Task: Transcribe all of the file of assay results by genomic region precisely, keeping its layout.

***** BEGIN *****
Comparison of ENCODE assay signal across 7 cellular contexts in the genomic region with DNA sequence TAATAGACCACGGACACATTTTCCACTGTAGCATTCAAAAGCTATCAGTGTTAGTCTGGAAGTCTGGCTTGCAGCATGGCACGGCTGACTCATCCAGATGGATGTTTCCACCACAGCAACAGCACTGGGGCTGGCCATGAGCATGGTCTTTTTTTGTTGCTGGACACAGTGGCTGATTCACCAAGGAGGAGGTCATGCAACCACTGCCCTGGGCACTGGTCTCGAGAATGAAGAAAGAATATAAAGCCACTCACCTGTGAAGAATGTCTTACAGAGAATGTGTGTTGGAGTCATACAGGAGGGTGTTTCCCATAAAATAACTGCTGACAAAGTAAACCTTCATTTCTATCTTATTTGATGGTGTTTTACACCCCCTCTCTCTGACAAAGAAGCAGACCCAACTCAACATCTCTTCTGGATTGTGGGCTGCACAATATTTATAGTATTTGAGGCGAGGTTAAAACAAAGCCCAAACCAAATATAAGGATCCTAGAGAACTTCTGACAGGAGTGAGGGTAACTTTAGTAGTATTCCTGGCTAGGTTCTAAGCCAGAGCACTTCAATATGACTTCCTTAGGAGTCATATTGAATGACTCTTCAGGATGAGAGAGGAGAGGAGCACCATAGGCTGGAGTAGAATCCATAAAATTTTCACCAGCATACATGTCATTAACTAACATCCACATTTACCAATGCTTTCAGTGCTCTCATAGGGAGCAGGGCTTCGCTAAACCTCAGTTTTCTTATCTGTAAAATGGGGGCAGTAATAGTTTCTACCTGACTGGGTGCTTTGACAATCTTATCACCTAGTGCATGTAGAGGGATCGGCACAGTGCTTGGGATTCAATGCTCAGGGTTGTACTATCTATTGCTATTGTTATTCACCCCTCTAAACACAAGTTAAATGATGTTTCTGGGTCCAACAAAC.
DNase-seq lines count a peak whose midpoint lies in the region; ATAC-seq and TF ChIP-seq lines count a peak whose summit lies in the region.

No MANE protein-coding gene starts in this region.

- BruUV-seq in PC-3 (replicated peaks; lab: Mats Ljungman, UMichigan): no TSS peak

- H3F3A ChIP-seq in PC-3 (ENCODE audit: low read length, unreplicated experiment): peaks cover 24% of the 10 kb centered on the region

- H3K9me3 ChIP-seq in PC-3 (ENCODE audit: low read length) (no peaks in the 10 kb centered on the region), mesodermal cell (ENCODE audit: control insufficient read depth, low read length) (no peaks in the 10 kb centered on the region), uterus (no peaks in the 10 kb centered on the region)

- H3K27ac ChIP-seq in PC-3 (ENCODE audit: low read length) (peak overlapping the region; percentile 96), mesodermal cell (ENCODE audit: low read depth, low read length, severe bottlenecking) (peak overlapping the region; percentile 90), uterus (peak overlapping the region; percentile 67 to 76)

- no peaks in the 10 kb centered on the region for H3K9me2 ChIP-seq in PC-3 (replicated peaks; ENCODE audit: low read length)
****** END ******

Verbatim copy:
Comparison of ENCODE assay signal across 7 cellular contexts in the genomic region with DNA sequence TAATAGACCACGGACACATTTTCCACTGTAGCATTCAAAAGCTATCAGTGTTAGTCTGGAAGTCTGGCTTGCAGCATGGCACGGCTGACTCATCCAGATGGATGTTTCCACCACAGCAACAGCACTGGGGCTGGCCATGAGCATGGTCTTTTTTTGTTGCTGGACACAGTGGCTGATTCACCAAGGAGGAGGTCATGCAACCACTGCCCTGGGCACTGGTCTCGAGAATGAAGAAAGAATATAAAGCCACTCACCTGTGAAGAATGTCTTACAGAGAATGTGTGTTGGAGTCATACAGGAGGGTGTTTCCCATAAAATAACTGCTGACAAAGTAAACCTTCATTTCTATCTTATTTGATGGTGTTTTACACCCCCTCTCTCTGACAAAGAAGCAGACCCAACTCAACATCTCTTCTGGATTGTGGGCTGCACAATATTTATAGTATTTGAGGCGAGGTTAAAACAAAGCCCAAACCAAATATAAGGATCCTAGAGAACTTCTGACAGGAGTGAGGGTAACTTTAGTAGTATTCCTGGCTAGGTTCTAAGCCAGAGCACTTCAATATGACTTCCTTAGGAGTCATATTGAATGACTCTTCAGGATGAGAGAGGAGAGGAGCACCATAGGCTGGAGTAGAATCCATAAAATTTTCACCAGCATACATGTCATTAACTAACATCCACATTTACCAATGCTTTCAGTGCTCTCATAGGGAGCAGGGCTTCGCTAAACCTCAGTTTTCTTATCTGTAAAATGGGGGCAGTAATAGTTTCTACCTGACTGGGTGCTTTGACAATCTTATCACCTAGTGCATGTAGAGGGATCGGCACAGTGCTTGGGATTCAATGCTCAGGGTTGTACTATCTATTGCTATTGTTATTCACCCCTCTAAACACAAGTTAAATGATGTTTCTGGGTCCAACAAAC.
DNase-seq lines count a peak whose midpoint lies in the region; ATAC-seq and TF ChIP-seq lines count a peak whose summit lies in the region.

No MANE protein-coding gene starts in this region.

- BruUV-seq in PC-3 (replicated peaks; lab: Mats Ljungman, UMichigan): no TSS peak

- H3F3A ChIP-seq in PC-3 (ENCODE audit: low read length, unreplicated experiment): peaks cover 24% of the 10 kb centered on the region

- H3K9me3 ChIP-seq in PC-3 (ENCODE audit: low read length) (no peaks in the 10 kb centered on the region), mesodermal cell (ENCODE audit: control insufficient read depth, low read length) (no peaks in the 10 kb centered on the region), uterus (no peaks in the 10 kb centered on the region)

- H3K27ac ChIP-seq in PC-3 (ENCODE audit: low read length) (peak overlapping the region; percentile 96), mesodermal cell (ENCODE audit: low read depth, low read length, severe bottlenecking) (peak overlapping the region; percentile 90), uterus (peak overlapping the region; percentile 67 to 76)

- no peaks in the 10 kb centered on the region for H3K9me2 ChIP-seq in PC-3 (replicated peaks; ENCODE audit: low read length)